Bert Blyleven was raised in Garden Grove, California. He became interested in baseball as a young boy watching Sandy Koufax pitch for the Los Angeles Dodgers. Bert starred on the Santiago High School baseball team, also running cross country to build up his stamina and leg strength. He was drafted straight out of high school by the Minnesota Twins in the third round in 1969, where after only 21 minor league starts he found himself called up to the Majors at age 19, June 2, 1970. In his first season, his sharp curveball helped him to ten victories and he was named AL Rookie Pitcher of the Year by The Sporting News.
Blyleven's early career with the Twins was not always pleasant as he was hounded by critics and fans and suffered with a dismal Minnesota Twins team. Becoming more vocal, Blyleven was traded to the Texas Rangers on June 1, 1976. He pitched well with the Rangers, having a 2.76 ERA in his first season and throwing a no-hitter against the California Angels on September 22, 1977, just two weeks after being sidelined with a groin injury.
On December 8, 1977, Blyleven and John Milner were traded to the Pittsburgh Pirates as part of the first four-team trade in Major League Baseball history. With the Pirates, he led the team in ERA, strikeouts and complete games in 1978 and helped them to a World Series victory in 1979.
Blyleven became disgruntled with the Pirates and threatened to retire during the 1980 season if he was not traded. Eventually, the Pirates did trade him to the Cleveland Indians on December 9, 1980. Blyleven sat out most of the 1982 season with an elbow injury and struggled again in 1983, but came back in 1984 with one of his best seasons: a 19-7 record with a 2.87 ERA. He missed a second 20-win season that year when he was forced to miss a couple of starts after breaking his foot when joking around in the bullpen. Blyleven was unhappy playing for the lackluster Indians and forced a trade back to the Twins, where he passed the 3,000-strikeout mark and helped the Twins to a 1987 World Series victory.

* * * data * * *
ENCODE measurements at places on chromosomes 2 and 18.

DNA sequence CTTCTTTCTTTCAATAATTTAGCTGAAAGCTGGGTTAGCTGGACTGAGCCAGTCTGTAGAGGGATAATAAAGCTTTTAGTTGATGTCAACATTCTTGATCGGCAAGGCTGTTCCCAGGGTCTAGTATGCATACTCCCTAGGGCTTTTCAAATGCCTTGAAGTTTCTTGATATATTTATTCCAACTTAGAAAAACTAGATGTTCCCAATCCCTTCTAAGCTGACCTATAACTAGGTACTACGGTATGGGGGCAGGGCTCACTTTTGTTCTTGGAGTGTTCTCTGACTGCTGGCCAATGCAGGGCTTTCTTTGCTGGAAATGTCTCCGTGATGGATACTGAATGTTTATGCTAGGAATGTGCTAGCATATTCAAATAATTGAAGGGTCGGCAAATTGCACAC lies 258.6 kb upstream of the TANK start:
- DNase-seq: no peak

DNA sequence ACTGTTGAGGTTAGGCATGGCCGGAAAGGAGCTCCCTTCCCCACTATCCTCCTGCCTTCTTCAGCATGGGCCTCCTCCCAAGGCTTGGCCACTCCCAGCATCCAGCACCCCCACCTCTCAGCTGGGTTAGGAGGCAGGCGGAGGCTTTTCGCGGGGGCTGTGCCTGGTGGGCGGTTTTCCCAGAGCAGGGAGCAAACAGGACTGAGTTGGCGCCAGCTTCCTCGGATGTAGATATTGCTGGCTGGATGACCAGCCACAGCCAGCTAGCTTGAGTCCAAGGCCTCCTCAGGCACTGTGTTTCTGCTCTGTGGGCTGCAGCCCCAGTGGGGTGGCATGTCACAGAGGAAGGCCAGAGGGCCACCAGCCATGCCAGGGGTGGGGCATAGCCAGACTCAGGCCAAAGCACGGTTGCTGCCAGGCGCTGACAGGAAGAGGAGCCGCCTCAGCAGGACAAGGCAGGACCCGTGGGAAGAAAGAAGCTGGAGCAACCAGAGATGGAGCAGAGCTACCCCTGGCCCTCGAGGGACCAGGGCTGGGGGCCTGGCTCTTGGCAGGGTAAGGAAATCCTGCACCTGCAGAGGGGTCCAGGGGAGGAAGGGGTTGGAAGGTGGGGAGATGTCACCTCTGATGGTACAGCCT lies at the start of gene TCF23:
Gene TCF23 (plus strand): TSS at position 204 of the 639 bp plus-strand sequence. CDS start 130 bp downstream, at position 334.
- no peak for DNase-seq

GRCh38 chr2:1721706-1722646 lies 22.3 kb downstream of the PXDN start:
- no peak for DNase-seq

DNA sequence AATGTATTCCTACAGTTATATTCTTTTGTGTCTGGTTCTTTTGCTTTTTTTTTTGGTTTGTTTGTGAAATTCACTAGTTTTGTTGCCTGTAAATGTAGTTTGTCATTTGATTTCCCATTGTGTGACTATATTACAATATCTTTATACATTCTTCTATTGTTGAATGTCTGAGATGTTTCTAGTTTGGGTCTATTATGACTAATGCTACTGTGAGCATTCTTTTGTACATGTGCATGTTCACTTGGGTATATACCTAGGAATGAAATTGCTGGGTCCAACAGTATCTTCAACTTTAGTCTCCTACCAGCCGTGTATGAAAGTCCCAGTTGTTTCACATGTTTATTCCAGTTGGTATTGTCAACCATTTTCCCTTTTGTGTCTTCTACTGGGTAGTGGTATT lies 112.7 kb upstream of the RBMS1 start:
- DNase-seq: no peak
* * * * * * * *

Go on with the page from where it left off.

Blyleven went to the California Angels in 1989 and pitched a 2.73 ERA for a 17-5 record in his first season, but he missed the entire 1991 season following rotator cuff surgery. He came back in 1992, but was mostly unproductive, going 8-12 with a 4.74 ERA. He retired following that season with a career 287-250 record with 3,701 strikeouts (only 16 other pitchers have at least 3,000 career strikeouts) and a 3.31 ERA. He tried out for the Twins again in the spring of 1993, but did not make the squad, making his retirement official.
Blyleven was inducted to the Hall of Fame in 2011 after receiving 79.7% of the vote on his 14th attempt. "It’s been 14 years of praying and waiting,”? he said on a conference call from Fort Myers, Fla. "I thank the baseball writers of America for finally getting it right." Blyleven was the first Dutch-born player inducted.
Blyleven was inducted into the Minnesota Twins Hall of Fame in 2002, and was chosen to the fan-elected "Wendy's- Minnesota Twins All-Metrodome Team" on July 28, 2009. On July 16, 2011 the Minnesota Twins formally retired Blyleven's number.